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Quieting the Chattering Mind

I never missed a putt in my mind. - - Jack Nicklaus
As I travel around the world conducting Yoga for Golfers workshops I always ask the participants what is their purpose for learning yoga and why are they in the class. The majority of students mention two components ' flexibility and quieting their minds. Flexibility is easily obtainable - practice yoga for golfers three days a week and I can guarantee the body will respond. Changing the external body is tangible and measurable ' you know when you are feeling more fit and you can see the results. Quieting the mind is much more challenging and in my opinion as important, if not more than the changing the body. When the mind is calm and focused, we can more easily focus on the desired results.
The yoga term dhyana translates into meditation. In traditional yoga philosophy is the sole purpose of the physical practice of yoga. The intention is to bring the body to a physical state that one can sit comfortably in meditation. In Zen this concept is also called mindfulness. My students often ask me How do I begin to quiet my mind so I can begin to focus and visualize?
Scientific studies regarding the positive psychological and physiological effects of meditation are enormous. From measurable changes in brain function to reduced heart rate the benefits from a regular meditation practice have been tested and proven to be extremely positive.
You know how you feel when you just had a streak of bogies (or sometimes double bogies)? How difficult it is to focus on the next golf shot and not the last one? Do you practice visualizing your outcome? Do you see the putt sink in the cup before you hit it or are you still focused on the last chip shot? The ability to let go, quiet the mind and practice one-pointed concentration is the essence of yoga and critical for good golf.
To begin practicing meditation it is important that the body be free of tension. You can do this by practicing your yoga for golfers program or by taking five to ten minutes at the end of the practice for meditation. Or you can take some time in the morning (before that morning cup of coffee or logging on to the computer) to sit and begin meditation. It is better to sit upright, with the back against the wall or in a chair. If this is uncomfortable feel free to lye on your back supporting your low back with rolled up towels under your slightly bent knees.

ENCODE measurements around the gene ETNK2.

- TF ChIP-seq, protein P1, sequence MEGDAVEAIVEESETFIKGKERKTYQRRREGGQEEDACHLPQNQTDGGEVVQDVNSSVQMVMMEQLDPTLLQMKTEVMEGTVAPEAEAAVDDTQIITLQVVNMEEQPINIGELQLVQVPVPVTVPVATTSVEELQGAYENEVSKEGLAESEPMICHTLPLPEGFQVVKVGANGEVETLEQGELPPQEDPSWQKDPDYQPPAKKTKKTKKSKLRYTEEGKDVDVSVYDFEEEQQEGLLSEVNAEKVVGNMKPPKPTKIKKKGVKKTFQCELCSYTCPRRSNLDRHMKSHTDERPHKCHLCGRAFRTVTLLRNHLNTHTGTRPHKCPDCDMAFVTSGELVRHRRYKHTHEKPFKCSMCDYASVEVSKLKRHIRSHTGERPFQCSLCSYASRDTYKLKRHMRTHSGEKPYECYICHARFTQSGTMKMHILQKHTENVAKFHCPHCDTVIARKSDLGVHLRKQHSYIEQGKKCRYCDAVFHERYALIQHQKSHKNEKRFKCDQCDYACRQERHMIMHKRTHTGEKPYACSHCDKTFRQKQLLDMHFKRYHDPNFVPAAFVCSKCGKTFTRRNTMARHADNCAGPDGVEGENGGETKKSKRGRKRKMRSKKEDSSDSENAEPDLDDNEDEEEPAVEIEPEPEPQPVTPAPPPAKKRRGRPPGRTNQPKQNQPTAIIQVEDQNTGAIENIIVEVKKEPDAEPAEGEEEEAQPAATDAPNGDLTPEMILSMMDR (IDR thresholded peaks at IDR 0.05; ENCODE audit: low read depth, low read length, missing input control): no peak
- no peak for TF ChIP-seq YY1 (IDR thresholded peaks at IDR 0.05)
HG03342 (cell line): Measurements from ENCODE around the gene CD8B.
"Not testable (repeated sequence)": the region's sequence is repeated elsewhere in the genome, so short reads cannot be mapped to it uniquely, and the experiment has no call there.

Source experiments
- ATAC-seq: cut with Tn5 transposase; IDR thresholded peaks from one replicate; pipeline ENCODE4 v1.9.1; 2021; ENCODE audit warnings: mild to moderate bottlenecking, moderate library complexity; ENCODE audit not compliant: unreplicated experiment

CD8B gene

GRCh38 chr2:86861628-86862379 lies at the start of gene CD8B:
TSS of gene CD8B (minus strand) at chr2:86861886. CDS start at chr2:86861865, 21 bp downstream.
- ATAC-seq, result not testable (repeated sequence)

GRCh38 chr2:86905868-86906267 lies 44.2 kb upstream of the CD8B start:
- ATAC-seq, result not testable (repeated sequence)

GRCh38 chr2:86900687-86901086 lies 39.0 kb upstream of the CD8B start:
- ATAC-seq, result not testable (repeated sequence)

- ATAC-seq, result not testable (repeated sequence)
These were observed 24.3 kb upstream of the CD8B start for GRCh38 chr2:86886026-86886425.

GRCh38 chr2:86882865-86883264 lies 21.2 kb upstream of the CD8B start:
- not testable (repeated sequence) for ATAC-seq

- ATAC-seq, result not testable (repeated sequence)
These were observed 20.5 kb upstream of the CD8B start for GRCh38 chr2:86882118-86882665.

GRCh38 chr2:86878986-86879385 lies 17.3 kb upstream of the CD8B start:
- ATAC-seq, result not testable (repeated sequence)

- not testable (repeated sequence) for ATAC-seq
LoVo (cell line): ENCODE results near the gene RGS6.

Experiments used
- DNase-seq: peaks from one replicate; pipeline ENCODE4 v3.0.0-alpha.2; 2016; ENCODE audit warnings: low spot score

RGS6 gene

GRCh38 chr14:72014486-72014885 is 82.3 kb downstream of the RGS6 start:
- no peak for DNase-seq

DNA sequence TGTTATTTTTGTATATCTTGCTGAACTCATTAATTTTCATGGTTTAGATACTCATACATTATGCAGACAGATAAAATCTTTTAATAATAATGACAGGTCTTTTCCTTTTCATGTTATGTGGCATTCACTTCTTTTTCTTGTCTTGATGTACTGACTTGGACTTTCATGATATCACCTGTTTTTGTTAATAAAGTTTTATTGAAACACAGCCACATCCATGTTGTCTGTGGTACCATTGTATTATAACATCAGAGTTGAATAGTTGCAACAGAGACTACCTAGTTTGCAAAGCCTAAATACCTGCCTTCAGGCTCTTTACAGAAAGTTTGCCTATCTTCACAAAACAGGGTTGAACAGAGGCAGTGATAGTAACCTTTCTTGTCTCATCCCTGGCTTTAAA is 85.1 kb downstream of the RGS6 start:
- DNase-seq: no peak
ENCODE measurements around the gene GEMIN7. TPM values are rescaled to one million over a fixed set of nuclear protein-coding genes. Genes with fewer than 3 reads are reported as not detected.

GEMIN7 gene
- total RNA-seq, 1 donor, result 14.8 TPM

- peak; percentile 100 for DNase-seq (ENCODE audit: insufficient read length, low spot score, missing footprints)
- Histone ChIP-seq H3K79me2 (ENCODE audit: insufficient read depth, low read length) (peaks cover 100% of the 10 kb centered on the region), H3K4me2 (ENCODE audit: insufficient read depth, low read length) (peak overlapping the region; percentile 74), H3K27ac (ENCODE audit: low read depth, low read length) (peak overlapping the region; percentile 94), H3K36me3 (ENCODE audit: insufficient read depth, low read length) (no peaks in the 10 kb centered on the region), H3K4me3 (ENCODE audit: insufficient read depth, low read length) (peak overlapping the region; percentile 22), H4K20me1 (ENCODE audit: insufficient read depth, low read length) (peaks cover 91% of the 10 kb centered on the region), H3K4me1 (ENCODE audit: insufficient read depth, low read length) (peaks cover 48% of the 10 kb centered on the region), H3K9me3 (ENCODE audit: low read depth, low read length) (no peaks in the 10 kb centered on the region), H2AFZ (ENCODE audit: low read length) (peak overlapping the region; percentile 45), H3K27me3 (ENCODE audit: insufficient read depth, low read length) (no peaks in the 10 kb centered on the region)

Relax, breathe deeply in and out through your nose. Focus on the rising and falling of the ribcage as you inhale and exhale. As you focus more of the breath simply allow the body and mind to come to a relaxed, rested place.
For our Yoga for Golfers purpose you have two options ' allow the mind to become completely quiet, still in a meditative state and remain there or you can begin the practice of visualization. If you choose the latter, be very specific with your visualization. For example, if visualizing putting see in your mind the green, the path of the ball, the light on the ball the feeling of the putter in your hand and the sound of the ball dropping in the cup.
Practice these meditation techniques three times a week for ten minutes and you will begin to see amazing results!

Editor's Note: Katherine Roberts, founder of Yoga for Golfers, has 20 years of experience in fitness training, yoga studies, professional coaching and motivation. Katherine welcomes your email questions and comments, contact her at